Taxes vs. tax rates

Senate Minority Leader Mitch McConnell (R-Ky.) is generally pretty cautious with his choice of words, so it’s probably not an overreaction to take note of subtle shifts in rhetoric.

One word can say a lot, as Senate Republican leader Mitch McConnell showed Sunday.

In an interview on “Fox News Sunday,” McConnell reiterated previous Republican opposition to higher taxes but changed one word by specifying that he and the GOP are against higher tax “rates.”

“You cannot get anywhere if you start raising tax rates,” the Kentucky senator said in discussing negotiations with President Barack Obama and Democrats on a deficit reduction plan.

Previously, McConnell and other conservative Republicans have railed against higher taxes in any form, and McConnell’s use of the term “tax rates” indicated a shift in the mainstream GOP position.

Host Chris Wallace, to his credit, picked up on this, but McConnell brushed off follow-up questions.

At a certain level, I can appreciate why all of this seems a little silly. An increase in taxes vs. an increase in tax rates probably looks like a hair-splitting exercise to most folks.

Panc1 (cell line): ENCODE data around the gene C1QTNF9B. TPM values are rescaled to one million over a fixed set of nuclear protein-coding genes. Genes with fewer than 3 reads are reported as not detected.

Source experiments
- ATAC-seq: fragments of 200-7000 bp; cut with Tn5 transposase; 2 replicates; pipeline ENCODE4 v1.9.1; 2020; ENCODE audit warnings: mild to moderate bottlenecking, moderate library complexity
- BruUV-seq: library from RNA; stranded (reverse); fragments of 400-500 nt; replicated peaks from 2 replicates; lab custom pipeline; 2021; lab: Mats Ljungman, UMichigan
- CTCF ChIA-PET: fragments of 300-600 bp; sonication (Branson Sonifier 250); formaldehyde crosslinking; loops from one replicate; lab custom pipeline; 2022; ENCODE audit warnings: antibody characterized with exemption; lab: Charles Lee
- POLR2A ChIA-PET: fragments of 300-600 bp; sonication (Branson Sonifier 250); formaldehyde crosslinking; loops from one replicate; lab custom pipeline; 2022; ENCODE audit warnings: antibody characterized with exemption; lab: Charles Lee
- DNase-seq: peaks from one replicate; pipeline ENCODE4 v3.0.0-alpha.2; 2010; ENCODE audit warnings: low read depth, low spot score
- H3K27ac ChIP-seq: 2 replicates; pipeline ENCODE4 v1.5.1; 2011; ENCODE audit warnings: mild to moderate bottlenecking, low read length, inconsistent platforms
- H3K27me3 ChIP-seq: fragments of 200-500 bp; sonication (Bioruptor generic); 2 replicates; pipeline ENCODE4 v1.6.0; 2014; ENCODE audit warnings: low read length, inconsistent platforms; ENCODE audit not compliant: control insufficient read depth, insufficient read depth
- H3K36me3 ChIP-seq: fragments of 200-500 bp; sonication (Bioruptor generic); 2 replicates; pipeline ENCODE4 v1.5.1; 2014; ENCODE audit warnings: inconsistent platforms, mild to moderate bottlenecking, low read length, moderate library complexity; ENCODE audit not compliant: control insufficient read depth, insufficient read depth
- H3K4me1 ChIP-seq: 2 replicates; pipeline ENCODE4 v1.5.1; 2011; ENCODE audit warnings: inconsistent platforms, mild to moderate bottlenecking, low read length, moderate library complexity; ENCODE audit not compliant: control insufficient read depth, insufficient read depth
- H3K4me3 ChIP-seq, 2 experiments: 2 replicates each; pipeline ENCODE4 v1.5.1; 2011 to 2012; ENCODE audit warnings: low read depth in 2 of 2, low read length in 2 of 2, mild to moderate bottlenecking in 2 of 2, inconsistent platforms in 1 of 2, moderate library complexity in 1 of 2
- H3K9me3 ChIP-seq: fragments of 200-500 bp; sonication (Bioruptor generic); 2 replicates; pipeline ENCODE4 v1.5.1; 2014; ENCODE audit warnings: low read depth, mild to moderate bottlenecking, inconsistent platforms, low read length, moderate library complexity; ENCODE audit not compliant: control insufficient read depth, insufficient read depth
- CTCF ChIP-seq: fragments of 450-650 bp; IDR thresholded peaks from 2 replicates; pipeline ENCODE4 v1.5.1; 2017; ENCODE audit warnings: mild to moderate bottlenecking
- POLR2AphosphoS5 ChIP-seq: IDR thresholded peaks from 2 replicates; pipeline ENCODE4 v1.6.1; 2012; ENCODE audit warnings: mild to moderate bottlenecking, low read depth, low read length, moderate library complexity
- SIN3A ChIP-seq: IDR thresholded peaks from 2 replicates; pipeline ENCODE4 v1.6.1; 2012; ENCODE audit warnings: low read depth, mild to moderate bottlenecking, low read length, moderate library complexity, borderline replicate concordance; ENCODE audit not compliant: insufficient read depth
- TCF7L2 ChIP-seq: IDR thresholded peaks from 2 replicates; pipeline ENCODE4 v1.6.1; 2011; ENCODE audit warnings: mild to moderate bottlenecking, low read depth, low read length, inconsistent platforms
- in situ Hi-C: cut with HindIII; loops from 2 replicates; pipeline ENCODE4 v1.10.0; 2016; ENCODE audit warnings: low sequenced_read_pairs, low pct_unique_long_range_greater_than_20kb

But McConnell’s subtle shift, if deliberate and sincere, may point in an encouraging direction. He’s still not willing to return to Clinton-era tax rates for anyone, but as of yesterday, he’s apparently willing to consider increased revenue.

What’s the difference? Some in the GOP, including Gang of Six participants, believe they can get additional revenue to help shrink the deficit by closing tax loopholes and changing deductions for individuals and/or corporations. Tax rates would stay the same, but tax revenue would go up.

Obviously, the devil would be in the details, and “tax loopholes” is quickly becoming the new “waste, fraud, and abuse” in the category of hollow policy ideas. Some of the same Republicans eager to close the loopholes and bring in additional funds struggle to identify exactly what loopholes they’re willing to close.

But in the abstract, this could be a big step. Many on the right (see Norquist, Grover) count closing loopholes as tax increases, and such a move is therefore considered an ungodly abuse on all that is good and holy. If McConnell is now open to doing it anyway, it’s encouraging.

Perhaps more importantly, the standard GOP line is that the government shouldn’t bring in another penny in revenue from anyone at any time. If McConnell is prepared to move away from this nonsense, it makes the prospect of a compromise at least marginally better.